Hello folks,
first of all I realized that we never estimated the significance of this
Q<=1 change. The difference in quadrature of the errors does not
work if both signal and background go up. I then realized we never lloked
at the result for just Q=1 events.
The result is
BRBR = 0.057 + 0.017
to be compared with the completely independent default result
BRBR=0.0170+ 0.0043
The two measurements are 2.2 sigma's apart, which is the size of the
effect we are discussing.
Moreover the fit result with Q=1
http://www.slac.stanford.edu/~rfaccini/phys/vub/q1fitresults_nocat.eps
shows that the fitted distribution does not fall off too well below 1.6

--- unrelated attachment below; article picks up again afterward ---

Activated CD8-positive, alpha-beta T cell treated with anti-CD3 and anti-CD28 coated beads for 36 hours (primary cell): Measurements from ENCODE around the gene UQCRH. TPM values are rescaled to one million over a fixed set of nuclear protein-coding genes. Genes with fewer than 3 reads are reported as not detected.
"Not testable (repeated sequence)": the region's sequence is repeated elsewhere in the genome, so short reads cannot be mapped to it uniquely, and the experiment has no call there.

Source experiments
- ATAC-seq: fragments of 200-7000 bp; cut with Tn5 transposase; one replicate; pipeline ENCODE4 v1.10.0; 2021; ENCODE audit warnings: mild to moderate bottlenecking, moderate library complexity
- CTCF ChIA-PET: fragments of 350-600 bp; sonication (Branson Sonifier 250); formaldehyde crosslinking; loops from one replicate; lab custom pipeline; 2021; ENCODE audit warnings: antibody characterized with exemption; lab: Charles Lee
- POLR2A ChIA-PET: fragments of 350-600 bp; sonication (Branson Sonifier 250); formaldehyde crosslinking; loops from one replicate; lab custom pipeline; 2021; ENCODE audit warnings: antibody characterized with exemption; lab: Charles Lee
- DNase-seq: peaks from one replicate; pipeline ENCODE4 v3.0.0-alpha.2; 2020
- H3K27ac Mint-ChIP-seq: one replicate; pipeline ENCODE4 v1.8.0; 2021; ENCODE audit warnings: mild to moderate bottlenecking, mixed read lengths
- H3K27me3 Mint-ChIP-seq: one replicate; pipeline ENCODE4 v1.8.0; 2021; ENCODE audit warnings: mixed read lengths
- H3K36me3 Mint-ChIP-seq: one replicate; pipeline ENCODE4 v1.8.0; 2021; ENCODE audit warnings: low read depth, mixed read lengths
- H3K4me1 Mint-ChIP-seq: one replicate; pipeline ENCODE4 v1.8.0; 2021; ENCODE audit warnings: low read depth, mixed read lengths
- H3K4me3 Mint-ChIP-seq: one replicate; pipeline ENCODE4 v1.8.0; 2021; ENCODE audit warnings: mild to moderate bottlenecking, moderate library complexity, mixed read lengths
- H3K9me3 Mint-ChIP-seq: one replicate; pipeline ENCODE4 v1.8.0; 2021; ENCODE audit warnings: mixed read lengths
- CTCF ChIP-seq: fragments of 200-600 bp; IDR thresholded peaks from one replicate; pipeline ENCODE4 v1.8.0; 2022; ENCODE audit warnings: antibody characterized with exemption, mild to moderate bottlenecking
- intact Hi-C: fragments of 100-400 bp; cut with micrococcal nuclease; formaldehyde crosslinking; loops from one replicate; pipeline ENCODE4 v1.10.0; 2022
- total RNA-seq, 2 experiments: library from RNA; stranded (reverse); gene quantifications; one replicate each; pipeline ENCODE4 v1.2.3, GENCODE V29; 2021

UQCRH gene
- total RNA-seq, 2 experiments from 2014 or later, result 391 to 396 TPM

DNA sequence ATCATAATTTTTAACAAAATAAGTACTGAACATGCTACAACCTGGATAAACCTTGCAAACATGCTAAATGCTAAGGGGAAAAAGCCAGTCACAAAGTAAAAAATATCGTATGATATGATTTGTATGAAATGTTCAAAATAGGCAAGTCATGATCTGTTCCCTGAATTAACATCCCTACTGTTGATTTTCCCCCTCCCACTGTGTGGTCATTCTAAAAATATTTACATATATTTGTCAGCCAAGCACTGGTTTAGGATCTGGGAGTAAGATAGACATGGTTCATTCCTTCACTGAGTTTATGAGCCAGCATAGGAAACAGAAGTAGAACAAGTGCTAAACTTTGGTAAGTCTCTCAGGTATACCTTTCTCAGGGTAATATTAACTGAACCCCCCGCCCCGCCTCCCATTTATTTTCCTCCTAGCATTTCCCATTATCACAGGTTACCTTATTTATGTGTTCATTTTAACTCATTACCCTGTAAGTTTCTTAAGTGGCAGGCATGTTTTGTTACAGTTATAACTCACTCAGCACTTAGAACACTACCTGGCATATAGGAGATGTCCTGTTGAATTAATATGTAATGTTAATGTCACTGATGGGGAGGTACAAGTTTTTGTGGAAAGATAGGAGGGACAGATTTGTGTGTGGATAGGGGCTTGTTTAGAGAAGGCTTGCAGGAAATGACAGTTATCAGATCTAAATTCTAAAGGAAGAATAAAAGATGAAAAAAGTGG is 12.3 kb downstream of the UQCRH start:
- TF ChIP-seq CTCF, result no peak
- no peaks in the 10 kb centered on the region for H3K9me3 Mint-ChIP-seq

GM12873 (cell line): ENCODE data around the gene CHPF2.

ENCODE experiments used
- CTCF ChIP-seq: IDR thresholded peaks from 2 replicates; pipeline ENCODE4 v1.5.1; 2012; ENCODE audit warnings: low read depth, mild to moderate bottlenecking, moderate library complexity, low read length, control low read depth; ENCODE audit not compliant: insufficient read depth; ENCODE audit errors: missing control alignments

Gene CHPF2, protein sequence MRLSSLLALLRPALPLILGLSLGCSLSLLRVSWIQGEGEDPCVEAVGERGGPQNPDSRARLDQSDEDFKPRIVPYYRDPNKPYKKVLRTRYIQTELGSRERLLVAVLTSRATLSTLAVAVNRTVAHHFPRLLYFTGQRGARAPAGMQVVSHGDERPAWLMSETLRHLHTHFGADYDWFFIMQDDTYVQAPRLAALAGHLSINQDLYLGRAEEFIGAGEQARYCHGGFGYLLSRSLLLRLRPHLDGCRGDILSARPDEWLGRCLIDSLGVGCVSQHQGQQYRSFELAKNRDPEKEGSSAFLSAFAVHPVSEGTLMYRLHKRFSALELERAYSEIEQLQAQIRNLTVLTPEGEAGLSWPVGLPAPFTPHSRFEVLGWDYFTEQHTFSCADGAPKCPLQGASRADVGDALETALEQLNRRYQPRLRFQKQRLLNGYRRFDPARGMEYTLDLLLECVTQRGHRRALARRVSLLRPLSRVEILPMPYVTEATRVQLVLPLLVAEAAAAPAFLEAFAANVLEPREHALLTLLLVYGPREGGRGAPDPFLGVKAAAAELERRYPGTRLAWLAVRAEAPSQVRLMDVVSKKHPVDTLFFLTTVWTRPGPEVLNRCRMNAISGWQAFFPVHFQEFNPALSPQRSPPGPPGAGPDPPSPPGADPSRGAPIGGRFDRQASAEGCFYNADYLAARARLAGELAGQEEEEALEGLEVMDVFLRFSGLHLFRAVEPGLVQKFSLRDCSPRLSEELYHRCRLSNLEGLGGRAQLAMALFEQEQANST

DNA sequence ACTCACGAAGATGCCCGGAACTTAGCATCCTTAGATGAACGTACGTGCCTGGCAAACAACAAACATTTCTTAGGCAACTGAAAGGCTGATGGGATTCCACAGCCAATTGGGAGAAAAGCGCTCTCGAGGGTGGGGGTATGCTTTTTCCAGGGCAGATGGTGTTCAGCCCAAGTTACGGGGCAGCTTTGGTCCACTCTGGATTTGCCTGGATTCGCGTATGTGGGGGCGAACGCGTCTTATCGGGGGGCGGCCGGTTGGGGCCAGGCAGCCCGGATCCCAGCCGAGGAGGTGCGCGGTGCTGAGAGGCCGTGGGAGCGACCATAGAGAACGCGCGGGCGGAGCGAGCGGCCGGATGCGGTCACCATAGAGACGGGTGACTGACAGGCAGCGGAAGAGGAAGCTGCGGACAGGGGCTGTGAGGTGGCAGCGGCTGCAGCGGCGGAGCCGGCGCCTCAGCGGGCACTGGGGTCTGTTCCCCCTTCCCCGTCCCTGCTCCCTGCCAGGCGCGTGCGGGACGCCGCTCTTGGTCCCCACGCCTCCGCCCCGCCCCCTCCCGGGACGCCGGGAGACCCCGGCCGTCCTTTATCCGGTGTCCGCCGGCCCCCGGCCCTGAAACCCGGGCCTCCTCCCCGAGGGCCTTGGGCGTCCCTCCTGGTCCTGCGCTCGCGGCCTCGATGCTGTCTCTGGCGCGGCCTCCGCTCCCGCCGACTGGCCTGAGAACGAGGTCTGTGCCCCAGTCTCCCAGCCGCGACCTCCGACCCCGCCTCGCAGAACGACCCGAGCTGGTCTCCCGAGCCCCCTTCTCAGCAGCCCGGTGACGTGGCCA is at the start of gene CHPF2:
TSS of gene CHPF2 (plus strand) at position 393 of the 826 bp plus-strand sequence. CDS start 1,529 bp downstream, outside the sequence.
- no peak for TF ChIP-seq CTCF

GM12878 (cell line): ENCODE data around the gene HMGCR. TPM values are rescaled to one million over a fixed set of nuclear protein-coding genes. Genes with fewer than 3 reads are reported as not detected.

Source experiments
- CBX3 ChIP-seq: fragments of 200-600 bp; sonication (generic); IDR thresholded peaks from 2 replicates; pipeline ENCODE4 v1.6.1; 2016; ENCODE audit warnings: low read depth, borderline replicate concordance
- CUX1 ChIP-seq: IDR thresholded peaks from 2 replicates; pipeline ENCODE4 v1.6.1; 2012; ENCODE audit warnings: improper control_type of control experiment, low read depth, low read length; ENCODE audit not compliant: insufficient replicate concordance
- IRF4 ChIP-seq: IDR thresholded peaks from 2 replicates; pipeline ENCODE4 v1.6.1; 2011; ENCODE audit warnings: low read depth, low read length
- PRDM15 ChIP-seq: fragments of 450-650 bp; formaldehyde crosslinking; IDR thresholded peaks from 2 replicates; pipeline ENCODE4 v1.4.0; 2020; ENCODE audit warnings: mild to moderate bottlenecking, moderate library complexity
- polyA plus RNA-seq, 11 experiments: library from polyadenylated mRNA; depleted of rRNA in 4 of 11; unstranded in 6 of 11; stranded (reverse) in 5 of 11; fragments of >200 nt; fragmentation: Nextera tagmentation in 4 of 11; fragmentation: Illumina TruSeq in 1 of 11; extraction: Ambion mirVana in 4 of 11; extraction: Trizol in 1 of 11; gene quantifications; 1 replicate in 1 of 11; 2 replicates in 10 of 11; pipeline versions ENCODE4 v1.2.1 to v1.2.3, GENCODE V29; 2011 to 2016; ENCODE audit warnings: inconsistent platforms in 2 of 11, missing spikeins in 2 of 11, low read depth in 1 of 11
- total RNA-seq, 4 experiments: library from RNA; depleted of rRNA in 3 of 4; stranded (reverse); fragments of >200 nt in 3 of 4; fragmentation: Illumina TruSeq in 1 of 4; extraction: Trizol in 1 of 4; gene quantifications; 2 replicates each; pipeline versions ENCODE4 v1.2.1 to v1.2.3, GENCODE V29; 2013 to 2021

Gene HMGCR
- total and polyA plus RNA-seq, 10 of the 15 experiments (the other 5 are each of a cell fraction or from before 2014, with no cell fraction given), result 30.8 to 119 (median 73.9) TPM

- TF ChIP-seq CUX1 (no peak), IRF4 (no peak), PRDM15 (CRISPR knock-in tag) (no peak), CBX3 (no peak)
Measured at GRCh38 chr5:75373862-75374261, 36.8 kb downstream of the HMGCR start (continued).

GeV (although the chi^2 of the fit is good because we lump Mx<1.55
altogether), most of the signal beeing clustered at 1.5GeV.
I also performed a test on the toy MC, as already previously described.
I fitted (101 means Q<=1, qhile q1 means Q=1)
q0 http://www.slac.stanford.edu/~rfaccini/phys/vub/q0toy.eps
q101 http://www.slac.stanford.edu/~rfaccini/phys/vub/q101toy.eps
q1 http://www.slac.stanford.edu/~rfaccini/phys/vub/q1.eps
Resolutions in q0 and q101 are the same as in data demonstrating the the
toy is realistic.
The distribution of Q1 alone is far from being gaussian and actually
the probability of getting the value we get (0.056) is quite high [you
must also consider that the toy has a generation value which is 0.05 lower
than what we measure on data. In the plot there are 5% of the trials above
the one corresponding to data.
As a check I plotted the error on BRBR in the q1 sample
http://www.slac.stanford.edu/~rfaccini/phys/vub/sigmaq1toy.eps
which compares well with the error on data (0.017).
Overall the effect seems to have a ~5% probability
Ric